I'm sure you expect to read about tractors and angry farmers here - after all, it's been the week of the first mass discontent with this government. Yet this is not what I want to talk about. We will discuss it later on, of course, but I've already told you I like to dig deeper behind the news and seek out trends and processes that define the future from a local (Eastern European) perspective.
And one of the things that makes me worried a lot more than tractors is investments.
Now, I'm sure you all know about investments and the role they play in local development. You also know that FDI's are what every mayor or minister around here is after - the influx of new money, bringing jobs and taxes. Ah, we love nothing more than foreigners' cash around here!
It's gone, however. In the last decade, Bulgaria has fared disastrously in that area, with FDI's plunging from 14% to 3% after the financial crisis of 2008. That's also common knowledge.
But here are two things that are not.
Bulgaria has grown accustomed to this. As EU funds have substituted FDIs as the main outside source of investment and the Bulgarian economy has fine-tuned itself towards the high-corruption low-efficiency model, this will have long-lasting effects. Gross capital formation - the indicator which basically shows how much of the value created in an economy is reinvested - is by far the lowest in the EU (15.4% of GDP). If you take out the financial sector, this figure will be even lower (you can read the analysis here). The Bulgarian economy, in other words, is not investing enough for its own sustainable future, let alone for catching up with the rest of the EU. That's very different from what Romania and Croatia are doing, for example.
And the second part concerns the said EU and the hypocrisy that reigns there. Several years ago, when Plovdiv was racing for its first really big investor - Volkswagen - the EU rules stipulated that the state can offer very little in terms of incentives for the company. Bulgaria was overtaken by Turkey, which of course is a very large market, but also could promise billions of euros and tax incentives. The whole thing ended without a factory, as Turkey became politically poisonous for VW and they shifted towards e-cars anyway.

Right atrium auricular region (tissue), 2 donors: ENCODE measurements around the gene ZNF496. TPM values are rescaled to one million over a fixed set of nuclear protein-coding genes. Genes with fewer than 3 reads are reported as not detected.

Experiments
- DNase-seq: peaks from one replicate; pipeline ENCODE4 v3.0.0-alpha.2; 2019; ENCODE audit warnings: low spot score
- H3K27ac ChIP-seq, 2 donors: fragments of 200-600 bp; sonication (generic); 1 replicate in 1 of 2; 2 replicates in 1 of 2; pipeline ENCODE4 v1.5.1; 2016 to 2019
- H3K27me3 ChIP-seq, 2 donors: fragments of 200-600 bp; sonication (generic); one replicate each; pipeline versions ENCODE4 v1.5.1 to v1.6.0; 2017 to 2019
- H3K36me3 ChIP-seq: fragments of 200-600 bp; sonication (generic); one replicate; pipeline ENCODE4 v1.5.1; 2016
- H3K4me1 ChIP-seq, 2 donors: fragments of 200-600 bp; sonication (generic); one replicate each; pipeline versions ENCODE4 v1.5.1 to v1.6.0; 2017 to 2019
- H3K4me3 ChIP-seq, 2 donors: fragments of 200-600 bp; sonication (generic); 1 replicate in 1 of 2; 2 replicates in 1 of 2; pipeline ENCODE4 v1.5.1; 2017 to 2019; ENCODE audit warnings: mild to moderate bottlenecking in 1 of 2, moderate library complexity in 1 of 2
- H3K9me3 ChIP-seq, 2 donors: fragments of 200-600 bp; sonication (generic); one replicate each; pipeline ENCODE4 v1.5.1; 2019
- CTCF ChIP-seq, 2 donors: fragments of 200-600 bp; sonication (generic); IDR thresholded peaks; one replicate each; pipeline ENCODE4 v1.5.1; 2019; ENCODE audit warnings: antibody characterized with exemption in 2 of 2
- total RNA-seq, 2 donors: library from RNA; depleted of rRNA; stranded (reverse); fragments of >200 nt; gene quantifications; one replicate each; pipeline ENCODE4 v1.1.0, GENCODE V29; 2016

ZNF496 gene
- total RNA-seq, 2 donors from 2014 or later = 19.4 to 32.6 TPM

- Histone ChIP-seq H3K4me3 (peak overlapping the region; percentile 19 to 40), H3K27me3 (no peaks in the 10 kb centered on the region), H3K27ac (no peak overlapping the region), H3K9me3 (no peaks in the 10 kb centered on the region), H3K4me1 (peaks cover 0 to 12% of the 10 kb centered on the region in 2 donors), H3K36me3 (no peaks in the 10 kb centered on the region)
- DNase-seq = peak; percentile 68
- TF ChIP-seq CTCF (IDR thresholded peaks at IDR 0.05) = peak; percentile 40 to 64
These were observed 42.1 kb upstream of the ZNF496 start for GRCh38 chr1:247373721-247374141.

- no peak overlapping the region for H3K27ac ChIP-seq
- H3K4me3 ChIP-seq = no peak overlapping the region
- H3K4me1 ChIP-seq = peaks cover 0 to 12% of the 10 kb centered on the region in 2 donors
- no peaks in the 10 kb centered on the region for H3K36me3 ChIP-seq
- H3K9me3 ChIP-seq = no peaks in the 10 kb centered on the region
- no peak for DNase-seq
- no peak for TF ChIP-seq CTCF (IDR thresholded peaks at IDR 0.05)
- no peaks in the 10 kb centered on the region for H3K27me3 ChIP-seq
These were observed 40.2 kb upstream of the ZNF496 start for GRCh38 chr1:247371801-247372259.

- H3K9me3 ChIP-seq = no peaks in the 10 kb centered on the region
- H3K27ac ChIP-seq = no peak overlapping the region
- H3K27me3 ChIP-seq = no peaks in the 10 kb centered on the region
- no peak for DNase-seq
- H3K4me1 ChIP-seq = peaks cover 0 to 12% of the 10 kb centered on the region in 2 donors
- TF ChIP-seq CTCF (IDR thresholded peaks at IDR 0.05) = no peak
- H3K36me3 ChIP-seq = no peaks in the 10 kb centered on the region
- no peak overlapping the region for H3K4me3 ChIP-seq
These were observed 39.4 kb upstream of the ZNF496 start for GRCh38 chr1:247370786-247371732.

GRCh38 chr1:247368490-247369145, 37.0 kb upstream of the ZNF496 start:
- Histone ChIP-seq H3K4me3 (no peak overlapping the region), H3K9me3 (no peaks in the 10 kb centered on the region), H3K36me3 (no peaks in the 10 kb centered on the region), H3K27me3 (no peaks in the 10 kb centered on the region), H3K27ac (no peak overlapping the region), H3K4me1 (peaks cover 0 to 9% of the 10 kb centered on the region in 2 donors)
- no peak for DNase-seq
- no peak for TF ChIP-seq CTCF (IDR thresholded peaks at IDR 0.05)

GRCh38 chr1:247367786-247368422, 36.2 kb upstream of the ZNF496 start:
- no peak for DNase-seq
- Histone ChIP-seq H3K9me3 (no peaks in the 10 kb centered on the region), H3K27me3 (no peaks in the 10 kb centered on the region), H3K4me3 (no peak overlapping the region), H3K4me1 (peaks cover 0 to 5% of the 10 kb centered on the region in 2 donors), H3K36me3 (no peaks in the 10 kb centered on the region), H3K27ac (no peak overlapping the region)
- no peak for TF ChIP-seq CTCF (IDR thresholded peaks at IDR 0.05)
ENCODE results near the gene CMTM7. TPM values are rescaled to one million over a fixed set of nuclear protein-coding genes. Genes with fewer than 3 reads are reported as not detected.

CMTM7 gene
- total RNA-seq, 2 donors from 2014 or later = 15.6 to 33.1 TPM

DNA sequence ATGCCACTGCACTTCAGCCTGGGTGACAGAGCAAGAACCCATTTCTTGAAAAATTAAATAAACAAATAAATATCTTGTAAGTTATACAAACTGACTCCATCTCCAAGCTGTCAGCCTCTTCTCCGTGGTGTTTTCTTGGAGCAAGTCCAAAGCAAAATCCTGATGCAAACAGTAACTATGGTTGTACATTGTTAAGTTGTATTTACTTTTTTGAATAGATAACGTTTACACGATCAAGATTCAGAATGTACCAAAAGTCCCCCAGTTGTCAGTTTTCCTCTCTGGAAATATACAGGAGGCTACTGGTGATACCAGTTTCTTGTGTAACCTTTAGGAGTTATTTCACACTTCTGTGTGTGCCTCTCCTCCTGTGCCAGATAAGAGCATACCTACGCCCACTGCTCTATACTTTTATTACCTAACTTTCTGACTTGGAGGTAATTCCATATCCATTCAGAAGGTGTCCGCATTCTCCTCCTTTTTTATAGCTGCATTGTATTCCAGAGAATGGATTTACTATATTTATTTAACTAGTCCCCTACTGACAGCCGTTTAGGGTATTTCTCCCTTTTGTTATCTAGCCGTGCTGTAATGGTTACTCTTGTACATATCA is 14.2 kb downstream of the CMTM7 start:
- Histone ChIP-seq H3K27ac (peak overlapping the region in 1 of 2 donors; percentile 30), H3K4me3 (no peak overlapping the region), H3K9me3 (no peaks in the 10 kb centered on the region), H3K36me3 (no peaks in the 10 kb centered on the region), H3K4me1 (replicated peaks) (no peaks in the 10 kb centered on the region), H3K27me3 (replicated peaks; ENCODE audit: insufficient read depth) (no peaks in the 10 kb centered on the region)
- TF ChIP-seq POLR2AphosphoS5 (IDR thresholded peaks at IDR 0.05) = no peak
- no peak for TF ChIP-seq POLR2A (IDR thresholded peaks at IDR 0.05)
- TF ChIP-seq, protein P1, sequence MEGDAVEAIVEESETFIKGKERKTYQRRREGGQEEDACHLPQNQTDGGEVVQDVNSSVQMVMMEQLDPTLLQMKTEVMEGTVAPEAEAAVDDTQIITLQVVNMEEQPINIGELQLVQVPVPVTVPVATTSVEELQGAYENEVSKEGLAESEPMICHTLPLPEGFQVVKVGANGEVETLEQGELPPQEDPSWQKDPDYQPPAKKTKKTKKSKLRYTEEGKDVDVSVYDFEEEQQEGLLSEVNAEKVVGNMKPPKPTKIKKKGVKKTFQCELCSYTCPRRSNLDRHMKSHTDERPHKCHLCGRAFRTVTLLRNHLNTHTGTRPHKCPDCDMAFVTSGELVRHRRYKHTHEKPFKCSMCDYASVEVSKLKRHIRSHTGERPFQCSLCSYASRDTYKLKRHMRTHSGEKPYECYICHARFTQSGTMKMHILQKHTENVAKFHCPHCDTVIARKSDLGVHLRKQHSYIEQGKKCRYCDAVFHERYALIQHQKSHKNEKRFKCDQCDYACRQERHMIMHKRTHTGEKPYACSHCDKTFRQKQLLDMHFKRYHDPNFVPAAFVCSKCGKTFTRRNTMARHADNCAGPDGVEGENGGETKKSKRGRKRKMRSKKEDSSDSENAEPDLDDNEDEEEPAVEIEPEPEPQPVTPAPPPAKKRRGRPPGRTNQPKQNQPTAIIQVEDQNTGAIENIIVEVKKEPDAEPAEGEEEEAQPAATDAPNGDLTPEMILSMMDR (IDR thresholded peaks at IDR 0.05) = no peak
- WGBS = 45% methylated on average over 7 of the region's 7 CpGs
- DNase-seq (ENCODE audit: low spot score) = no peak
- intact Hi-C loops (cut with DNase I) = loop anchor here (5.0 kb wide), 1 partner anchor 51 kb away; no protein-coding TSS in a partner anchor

Yet today, in order to not be outplayed by the US subsidies or China, Germany is showering Intel and TSMC with billions upon billions of euros to build their new factories there. The European Commission doesn't seem to mind that. It will be very hard to sell the ban on Chinese subsidized cars to the poorer Eastern European markets while demonstrating that.
Or take Schengen which is a very powerful tool for attracting investment. While we totally agree with the corruption allegations from the Netherlands, it's very hard not to see what they and Austria do as anything other than political blackmail. At this point, I honestly can't see a moment when they are going to agree to let us into the club. Southern Italy is owned by the Mafia, yet it is in Schengen. Lines of illegal migrants pour in Austria through Croatia, yet it is in Schengen.
1. Politics this week:
Speaking of EU funds: Grain "terrorists" win
The reaction to the surprising decision of the authorities to drop the ban on Ukrainian grain imports early caused a chain reaction in the past six days. The grain producers' protests, which were joined by coal miners and blocked most of the main infrastructure arteries of the country, seemed to threaten the cabinet's very survival for the first two days of the week.
Initially, the cabinet seemed adamant to hold its ground and open the Bulgarian market to Ukrainian grain, giving reasonable free trade arguments for this. Prime Minister Nikolay Denkov made a splash when announcing he "does not negotiate with terrorists" during an interview on Saturday.
Well, he did (after apologizing).
On Tuesday evening farmers and the cabinet reached an agreement to keep the ban on imports of sunflower seeds from Ukraine - the main point of contention. For imports of wheat, corn and rapeseed Mr Denkov said negotiations were underway between the European Commission and Ukraine, together with the agriculture ministers of the member states. The following day, all the protesters' demands were gathered in a memorandum, which was signed by the cabinet.
The puppeteers approve
The initial proposal for the revocation of the ban came as a surprise to many - including to the cabinet's own agricultural minister - last week, a day before the EU was about to rule out the ban at European level. It was proposed by MRF mogul Delyan Peevski and his deputies. WCC-DB deputies jumped on his bandwagon, only to find themselves on the sharper end of the farmer's reaction.